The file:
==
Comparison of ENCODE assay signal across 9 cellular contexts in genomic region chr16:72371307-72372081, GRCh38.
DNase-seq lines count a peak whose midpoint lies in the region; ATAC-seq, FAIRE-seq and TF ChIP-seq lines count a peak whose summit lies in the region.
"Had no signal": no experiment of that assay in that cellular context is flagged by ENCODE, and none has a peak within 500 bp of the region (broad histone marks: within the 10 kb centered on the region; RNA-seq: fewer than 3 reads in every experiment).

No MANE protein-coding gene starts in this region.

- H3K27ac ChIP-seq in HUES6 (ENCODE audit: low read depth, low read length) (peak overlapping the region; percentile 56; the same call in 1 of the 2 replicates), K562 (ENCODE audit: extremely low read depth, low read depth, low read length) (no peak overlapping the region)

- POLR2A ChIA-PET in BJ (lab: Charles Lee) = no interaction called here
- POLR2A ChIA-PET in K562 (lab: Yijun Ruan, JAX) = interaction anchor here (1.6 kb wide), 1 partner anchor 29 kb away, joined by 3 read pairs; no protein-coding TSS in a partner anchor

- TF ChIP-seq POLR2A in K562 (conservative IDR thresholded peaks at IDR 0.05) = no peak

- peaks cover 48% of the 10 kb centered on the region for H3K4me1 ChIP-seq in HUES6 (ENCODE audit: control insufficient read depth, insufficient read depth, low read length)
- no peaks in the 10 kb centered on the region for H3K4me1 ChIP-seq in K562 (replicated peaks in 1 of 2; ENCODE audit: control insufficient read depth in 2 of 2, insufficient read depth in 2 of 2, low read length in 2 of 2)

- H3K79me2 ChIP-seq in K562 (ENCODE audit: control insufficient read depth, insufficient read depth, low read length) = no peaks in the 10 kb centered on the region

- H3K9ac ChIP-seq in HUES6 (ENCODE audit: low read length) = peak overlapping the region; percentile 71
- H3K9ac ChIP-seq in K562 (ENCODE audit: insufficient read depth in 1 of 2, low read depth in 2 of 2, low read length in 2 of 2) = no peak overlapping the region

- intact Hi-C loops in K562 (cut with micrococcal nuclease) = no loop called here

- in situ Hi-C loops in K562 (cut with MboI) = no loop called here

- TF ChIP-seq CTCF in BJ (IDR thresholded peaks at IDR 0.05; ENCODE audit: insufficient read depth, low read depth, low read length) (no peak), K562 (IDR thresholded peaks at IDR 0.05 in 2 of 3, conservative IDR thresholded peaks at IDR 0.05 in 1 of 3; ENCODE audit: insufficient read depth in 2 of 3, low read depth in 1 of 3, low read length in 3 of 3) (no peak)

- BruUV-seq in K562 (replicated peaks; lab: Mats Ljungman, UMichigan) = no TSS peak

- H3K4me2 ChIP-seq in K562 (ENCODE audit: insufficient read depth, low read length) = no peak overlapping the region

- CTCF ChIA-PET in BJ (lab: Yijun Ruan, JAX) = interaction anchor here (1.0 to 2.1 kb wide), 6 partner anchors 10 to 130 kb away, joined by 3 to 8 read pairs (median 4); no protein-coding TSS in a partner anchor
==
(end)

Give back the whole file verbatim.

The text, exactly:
Comparison of ENCODE assay signal across 9 cellular contexts in genomic region chr16:72371307-72372081, GRCh38.
DNase-seq lines count a peak whose midpoint lies in the region; ATAC-seq, FAIRE-seq and TF ChIP-seq lines count a peak whose summit lies in the region.
"Had no signal": no experiment of that assay in that cellular context is flagged by ENCODE, and none has a peak within 500 bp of the region (broad histone marks: within the 10 kb centered on the region; RNA-seq: fewer than 3 reads in every experiment).

No MANE protein-coding gene starts in this region.

- H3K27ac ChIP-seq in HUES6 (ENCODE audit: low read depth, low read length) (peak overlapping the region; percentile 56; the same call in 1 of the 2 replicates), K562 (ENCODE audit: extremely low read depth, low read depth, low read length) (no peak overlapping the region)

- POLR2A ChIA-PET in BJ (lab: Charles Lee) = no interaction called here
- POLR2A ChIA-PET in K562 (lab: Yijun Ruan, JAX) = interaction anchor here (1.6 kb wide), 1 partner anchor 29 kb away, joined by 3 read pairs; no protein-coding TSS in a partner anchor

- TF ChIP-seq POLR2A in K562 (conservative IDR thresholded peaks at IDR 0.05) = no peak

- peaks cover 48% of the 10 kb centered on the region for H3K4me1 ChIP-seq in HUES6 (ENCODE audit: control insufficient read depth, insufficient read depth, low read length)
- no peaks in the 10 kb centered on the region for H3K4me1 ChIP-seq in K562 (replicated peaks in 1 of 2; ENCODE audit: control insufficient read depth in 2 of 2, insufficient read depth in 2 of 2, low read length in 2 of 2)

- H3K79me2 ChIP-seq in K562 (ENCODE audit: control insufficient read depth, insufficient read depth, low read length) = no peaks in the 10 kb centered on the region

- H3K9ac ChIP-seq in HUES6 (ENCODE audit: low read length) = peak overlapping the region; percentile 71
- H3K9ac ChIP-seq in K562 (ENCODE audit: insufficient read depth in 1 of 2, low read depth in 2 of 2, low read length in 2 of 2) = no peak overlapping the region

- intact Hi-C loops in K562 (cut with micrococcal nuclease) = no loop called here

- in situ Hi-C loops in K562 (cut with MboI) = no loop called here

- TF ChIP-seq CTCF in BJ (IDR thresholded peaks at IDR 0.05; ENCODE audit: insufficient read depth, low read depth, low read length) (no peak), K562 (IDR thresholded peaks at IDR 0.05 in 2 of 3, conservative IDR thresholded peaks at IDR 0.05 in 1 of 3; ENCODE audit: insufficient read depth in 2 of 3, low read depth in 1 of 3, low read length in 3 of 3) (no peak)

- BruUV-seq in K562 (replicated peaks; lab: Mats Ljungman, UMichigan) = no TSS peak

- H3K4me2 ChIP-seq in K562 (ENCODE audit: insufficient read depth, low read length) = no peak overlapping the region

- CTCF ChIA-PET in BJ (lab: Yijun Ruan, JAX) = interaction anchor here (1.0 to 2.1 kb wide), 6 partner anchors 10 to 130 kb away, joined by 3 to 8 read pairs (median 4); no protein-coding TSS in a partner anchor